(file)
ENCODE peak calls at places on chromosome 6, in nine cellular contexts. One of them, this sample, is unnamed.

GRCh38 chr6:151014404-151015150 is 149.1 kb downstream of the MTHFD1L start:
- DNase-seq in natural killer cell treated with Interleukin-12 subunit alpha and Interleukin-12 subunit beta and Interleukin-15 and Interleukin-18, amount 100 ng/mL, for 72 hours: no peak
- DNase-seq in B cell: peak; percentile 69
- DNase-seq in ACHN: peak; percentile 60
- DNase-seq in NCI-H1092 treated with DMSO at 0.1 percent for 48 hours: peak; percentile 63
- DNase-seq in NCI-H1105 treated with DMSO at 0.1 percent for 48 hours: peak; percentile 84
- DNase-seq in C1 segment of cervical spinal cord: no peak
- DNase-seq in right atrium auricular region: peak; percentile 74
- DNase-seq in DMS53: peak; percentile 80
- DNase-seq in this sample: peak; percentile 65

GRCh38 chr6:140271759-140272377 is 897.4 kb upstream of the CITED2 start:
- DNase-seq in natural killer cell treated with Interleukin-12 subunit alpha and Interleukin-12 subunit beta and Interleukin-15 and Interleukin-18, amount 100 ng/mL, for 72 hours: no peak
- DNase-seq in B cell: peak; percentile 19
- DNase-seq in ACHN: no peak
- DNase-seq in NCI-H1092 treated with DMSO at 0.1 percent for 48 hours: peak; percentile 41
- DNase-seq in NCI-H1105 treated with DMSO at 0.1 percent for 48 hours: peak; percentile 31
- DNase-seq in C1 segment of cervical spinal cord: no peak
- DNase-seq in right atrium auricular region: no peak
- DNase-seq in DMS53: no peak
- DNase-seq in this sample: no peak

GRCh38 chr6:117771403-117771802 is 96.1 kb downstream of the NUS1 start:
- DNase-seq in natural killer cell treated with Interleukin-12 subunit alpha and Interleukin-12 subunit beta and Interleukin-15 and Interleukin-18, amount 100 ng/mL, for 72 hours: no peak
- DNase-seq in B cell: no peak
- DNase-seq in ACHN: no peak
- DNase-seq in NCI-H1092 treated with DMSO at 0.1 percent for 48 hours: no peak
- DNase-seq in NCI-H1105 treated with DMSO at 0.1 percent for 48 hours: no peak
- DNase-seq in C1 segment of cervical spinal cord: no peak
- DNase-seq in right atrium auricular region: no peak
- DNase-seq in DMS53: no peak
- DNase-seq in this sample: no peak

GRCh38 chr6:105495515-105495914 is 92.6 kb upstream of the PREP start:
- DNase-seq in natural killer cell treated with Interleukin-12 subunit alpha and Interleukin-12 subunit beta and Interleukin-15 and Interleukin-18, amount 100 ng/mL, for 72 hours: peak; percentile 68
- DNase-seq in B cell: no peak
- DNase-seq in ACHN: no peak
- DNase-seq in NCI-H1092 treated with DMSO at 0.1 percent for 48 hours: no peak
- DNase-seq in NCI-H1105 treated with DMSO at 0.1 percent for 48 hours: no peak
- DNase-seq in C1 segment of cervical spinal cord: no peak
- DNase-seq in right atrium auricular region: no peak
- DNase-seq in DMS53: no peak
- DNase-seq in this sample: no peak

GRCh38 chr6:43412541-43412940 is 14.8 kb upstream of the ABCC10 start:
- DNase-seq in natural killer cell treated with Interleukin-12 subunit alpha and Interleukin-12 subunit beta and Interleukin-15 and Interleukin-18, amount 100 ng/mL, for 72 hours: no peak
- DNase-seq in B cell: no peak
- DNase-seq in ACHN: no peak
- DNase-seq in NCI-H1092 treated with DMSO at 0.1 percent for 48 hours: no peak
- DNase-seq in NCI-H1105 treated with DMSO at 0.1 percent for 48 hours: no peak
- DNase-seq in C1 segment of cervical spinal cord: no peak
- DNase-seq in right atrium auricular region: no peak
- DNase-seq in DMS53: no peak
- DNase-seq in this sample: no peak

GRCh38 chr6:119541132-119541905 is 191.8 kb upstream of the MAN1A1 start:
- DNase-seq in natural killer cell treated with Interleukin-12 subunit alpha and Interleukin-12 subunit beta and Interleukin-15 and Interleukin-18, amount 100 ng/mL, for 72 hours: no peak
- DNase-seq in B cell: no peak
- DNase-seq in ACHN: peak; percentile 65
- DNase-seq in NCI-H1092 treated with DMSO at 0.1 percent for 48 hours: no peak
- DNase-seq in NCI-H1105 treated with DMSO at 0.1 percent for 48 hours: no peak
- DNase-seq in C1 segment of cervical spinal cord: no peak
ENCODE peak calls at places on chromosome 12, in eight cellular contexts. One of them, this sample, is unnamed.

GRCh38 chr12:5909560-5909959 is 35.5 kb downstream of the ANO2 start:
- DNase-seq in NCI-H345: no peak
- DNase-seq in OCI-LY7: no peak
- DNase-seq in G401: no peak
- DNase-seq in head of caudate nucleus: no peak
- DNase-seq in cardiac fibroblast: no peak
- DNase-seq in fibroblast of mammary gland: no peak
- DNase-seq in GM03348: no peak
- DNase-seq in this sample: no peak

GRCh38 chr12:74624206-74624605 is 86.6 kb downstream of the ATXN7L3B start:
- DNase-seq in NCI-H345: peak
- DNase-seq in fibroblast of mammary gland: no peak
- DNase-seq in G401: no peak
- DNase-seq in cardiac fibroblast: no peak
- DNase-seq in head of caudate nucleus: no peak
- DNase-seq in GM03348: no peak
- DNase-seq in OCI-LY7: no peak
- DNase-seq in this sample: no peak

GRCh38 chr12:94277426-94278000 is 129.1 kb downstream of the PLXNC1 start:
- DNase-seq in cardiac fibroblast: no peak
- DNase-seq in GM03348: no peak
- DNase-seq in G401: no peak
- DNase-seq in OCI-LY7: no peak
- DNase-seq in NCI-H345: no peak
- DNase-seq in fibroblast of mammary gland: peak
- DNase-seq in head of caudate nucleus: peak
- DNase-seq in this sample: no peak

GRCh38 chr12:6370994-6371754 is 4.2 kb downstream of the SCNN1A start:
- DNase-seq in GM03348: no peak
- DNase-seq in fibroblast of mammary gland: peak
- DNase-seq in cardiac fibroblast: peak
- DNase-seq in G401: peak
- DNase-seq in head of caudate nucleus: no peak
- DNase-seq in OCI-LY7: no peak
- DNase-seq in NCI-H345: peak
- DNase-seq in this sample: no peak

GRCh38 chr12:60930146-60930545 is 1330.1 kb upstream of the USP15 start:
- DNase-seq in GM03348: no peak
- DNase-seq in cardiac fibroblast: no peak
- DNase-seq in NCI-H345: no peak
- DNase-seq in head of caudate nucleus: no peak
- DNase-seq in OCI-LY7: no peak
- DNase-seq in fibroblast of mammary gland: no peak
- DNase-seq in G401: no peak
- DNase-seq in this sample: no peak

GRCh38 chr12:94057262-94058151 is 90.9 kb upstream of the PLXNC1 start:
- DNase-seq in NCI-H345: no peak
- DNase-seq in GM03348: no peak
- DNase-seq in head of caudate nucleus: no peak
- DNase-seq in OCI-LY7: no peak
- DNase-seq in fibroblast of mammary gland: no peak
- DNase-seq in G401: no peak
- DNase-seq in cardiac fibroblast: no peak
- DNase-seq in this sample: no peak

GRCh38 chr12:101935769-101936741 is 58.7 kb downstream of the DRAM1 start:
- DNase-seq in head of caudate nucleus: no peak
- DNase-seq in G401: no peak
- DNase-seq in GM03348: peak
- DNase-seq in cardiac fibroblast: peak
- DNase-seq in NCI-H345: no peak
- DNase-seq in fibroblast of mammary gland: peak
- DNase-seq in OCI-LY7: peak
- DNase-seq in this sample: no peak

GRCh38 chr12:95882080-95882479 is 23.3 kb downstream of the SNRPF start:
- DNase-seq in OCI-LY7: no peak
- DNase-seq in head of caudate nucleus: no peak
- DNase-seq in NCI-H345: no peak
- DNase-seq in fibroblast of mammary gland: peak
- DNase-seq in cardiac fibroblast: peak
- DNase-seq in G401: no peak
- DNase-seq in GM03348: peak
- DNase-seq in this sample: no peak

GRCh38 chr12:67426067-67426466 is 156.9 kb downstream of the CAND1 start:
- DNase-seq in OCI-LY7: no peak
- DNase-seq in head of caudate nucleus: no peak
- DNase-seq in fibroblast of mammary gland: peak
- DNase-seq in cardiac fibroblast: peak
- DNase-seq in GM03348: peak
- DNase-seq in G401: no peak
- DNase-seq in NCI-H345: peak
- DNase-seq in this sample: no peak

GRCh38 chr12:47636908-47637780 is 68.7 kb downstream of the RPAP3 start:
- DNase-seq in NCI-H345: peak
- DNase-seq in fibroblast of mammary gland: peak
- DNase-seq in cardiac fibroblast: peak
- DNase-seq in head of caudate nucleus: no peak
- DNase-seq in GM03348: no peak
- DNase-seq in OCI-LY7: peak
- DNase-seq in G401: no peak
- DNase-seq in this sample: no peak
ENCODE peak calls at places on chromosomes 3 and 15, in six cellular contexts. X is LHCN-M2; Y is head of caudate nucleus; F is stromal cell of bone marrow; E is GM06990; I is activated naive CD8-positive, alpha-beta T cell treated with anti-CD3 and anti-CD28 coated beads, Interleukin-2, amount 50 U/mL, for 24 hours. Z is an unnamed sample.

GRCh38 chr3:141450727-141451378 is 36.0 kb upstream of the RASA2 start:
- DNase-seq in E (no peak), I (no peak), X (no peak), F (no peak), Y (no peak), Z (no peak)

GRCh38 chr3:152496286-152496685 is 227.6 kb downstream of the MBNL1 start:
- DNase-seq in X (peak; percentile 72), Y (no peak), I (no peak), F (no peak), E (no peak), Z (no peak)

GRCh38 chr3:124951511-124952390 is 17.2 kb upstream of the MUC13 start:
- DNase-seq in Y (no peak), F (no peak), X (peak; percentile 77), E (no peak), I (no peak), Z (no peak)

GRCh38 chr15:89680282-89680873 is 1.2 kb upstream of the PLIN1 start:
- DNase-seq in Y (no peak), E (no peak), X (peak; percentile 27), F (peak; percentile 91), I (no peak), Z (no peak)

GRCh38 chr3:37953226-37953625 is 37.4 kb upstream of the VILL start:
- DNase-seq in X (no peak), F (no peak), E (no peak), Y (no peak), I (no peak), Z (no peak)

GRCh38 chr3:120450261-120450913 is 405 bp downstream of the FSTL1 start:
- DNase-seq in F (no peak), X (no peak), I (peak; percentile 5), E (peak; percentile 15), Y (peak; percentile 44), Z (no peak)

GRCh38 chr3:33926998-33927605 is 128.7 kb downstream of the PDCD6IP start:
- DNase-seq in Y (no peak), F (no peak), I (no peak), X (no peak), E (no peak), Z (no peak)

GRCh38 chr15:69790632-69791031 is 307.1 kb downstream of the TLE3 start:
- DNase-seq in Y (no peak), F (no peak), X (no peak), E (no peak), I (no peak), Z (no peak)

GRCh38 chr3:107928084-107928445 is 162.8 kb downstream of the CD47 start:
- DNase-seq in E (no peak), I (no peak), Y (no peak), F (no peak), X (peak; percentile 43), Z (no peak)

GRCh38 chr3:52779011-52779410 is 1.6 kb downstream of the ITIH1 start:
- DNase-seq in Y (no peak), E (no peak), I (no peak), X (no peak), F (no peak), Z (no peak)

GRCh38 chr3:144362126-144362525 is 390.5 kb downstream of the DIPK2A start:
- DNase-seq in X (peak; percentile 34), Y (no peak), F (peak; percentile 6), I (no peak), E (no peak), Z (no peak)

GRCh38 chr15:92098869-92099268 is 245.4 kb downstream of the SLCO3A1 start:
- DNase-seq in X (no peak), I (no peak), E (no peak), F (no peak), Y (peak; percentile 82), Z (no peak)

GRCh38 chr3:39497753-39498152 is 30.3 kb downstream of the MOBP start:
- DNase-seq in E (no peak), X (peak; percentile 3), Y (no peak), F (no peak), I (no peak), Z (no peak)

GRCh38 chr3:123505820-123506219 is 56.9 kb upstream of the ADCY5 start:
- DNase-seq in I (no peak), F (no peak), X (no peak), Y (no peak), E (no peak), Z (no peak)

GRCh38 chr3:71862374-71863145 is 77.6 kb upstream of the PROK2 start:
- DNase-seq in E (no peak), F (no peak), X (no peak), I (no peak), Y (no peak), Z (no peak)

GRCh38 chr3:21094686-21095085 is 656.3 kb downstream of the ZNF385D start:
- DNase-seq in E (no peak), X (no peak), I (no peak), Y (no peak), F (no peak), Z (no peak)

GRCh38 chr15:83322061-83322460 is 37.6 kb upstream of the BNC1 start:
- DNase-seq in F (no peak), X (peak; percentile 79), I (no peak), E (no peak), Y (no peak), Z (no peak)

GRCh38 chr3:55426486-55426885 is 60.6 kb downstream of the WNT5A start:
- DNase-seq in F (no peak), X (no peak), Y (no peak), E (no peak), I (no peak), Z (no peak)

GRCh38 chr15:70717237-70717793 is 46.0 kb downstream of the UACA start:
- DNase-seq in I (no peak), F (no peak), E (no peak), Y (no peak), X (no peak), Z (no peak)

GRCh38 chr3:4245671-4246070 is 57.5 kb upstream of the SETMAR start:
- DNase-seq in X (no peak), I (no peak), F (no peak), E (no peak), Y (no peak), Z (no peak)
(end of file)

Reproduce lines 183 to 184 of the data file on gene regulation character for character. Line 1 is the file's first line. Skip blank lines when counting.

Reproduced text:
GRCh38 chr15:83322061-83322460 is 37.6 kb upstream of the BNC1 start:
- DNase-seq in F (no peak), X (peak; percentile 79), I (no peak), E (no peak), Y (no peak), Z (no peak)